Virginia Postrel, someone whose opinions are always worth considering, pinpoints exactly what's wrong with the nomination of Harriet Miers to the Supreme Court:
At 60 years old, she appears never to have had a substantive conversation about law or policy with any friend. She comes from a closed and cronyish legal and business culture and appears to have gotten ahead through a combination of networking, nose-to-the-grindstone diligence, and willingness to do her law firm's management, rather than legal, work.
UPDATE: Miers has withdrawn her nomination. President Bush's reason for "reluctantly accepting her resignation" is that some in the Senate were calling for the release of internal White House documents that the administration has insisted were protected by executive privilege. That sounds a lot like the face-saving way out of a doomed nomination suggested recently by columnist Charles Krauthammer.
UPDATE 2: The Miers candidacy was doomed not by Bush's opponents but by deep discontent among conservatives. This group, Better Justice, was organized as a grassroots movment by some of the most respected conservatives today. Here's what some of those conservatives have said about Miers. An editorial in The Wall Street Journal gets to the heart of it:
"...on the major legal debates of her time, Ms. Miers has remained largely silent," the WSJ warned that "the lesson of other Republican nominees without such fixed views... is that they always drift to the left once they get on the Court."
"Mr. Bush should welcome an ideological Court fight, both because it would educate the public about the Constitutional issues at stake, and because he ultimately would have prevailed in putting another conservative jurist on the bench. In choosing Ms. Miers, Mr. Bush missed an opportunity for that kind of debate."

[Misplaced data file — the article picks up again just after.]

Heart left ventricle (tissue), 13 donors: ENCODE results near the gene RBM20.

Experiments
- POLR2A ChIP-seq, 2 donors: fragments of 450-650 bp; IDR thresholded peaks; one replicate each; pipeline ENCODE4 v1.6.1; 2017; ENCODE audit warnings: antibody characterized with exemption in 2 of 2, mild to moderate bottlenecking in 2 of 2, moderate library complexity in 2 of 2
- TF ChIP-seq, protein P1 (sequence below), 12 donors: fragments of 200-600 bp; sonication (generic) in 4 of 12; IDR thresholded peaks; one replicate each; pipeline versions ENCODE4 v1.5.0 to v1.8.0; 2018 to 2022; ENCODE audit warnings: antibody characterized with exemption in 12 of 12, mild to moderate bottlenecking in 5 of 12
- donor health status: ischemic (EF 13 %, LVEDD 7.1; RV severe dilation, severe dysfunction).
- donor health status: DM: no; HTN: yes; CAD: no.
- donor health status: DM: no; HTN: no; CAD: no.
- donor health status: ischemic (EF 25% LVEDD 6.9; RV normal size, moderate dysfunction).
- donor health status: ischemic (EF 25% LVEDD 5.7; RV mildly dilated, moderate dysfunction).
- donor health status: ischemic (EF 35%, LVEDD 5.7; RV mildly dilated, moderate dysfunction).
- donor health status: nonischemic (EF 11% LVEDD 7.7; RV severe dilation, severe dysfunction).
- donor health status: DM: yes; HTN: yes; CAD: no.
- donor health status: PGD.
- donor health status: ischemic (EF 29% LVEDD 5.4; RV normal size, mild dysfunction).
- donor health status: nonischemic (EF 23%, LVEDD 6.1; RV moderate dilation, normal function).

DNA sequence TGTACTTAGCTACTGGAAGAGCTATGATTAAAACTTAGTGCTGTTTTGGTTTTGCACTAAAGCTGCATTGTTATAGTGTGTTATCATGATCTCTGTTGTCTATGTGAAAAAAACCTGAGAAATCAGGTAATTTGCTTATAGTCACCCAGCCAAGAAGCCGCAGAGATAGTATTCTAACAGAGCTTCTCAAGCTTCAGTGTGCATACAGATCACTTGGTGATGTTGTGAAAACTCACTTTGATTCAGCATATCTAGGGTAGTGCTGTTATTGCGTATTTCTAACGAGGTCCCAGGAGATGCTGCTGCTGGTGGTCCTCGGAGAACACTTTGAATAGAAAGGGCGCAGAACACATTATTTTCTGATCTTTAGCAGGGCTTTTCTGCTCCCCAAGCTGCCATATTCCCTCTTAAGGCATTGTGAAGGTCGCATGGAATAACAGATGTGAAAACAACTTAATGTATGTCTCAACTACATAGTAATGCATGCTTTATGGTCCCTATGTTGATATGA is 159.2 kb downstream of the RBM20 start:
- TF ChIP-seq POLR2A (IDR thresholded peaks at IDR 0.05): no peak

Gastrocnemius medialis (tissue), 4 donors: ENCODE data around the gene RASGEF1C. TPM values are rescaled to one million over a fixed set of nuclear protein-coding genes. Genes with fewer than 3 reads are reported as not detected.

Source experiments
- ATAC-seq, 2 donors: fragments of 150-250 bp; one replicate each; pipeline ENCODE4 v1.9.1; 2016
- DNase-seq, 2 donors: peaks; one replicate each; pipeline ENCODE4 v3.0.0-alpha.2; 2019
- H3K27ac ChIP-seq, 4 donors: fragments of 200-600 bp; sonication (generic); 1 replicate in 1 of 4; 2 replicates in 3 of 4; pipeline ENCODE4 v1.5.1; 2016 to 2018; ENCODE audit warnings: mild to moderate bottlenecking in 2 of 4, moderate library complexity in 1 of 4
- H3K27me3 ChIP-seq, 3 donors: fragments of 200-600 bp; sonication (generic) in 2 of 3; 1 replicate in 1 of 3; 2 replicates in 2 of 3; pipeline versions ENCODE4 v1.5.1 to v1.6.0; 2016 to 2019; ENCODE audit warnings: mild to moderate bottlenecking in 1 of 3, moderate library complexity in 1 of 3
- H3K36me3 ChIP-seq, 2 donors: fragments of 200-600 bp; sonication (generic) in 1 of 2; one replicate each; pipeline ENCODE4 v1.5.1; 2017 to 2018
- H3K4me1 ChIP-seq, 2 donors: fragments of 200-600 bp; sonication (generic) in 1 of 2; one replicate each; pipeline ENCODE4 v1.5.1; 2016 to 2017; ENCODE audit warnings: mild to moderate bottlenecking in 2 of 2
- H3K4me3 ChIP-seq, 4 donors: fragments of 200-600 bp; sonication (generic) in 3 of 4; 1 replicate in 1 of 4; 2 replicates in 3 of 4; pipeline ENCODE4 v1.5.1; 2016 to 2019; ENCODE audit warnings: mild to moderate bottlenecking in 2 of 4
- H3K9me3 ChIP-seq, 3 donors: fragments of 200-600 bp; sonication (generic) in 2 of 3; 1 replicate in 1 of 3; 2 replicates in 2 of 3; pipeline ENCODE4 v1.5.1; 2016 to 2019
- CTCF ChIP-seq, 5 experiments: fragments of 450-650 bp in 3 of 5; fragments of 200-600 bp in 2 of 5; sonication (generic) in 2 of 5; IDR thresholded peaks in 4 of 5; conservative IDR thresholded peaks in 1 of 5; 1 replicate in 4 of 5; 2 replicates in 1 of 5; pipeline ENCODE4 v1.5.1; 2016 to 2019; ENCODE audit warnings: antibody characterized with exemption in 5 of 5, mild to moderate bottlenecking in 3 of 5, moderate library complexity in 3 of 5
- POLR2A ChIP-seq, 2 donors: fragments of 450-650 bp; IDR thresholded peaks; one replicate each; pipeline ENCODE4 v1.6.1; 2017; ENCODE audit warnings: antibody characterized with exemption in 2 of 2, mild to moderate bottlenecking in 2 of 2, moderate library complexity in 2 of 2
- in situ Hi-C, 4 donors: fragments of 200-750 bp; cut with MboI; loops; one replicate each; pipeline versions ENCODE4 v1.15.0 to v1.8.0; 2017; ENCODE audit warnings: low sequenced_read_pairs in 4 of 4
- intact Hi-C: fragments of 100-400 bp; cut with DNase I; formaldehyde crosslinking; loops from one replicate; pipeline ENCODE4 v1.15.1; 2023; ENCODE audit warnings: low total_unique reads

"...a Supreme Court fight over legal philosophy that ended in a conservative victory would have demonstrated to the left that Borking no longer works."
For many of us on the right, whether libertarian or conservative, this isn't about getting someone who will "make the correct decisions." It's about getting someone on the court who will approach the Constitution with the respect it deserves.
UPDATE 3: What's next?
If the President goes with his instincts, he will want a conservative nominee, but someone reasonably close to him. That would suggest someone like a conservative Texan, Circuit Judge Priscilla Owen. But Owen may not be acceptable to some Republican moderates in the Senate, and the President would need their support in the face of a likely Democratic filibuster.
Here are some of the likely candidates from which Bush might choose a Miers replacement. Take "likely" with a grain of salt, though. Nobody saw the Miers nomination coming, after all. Lots more links to reactions here.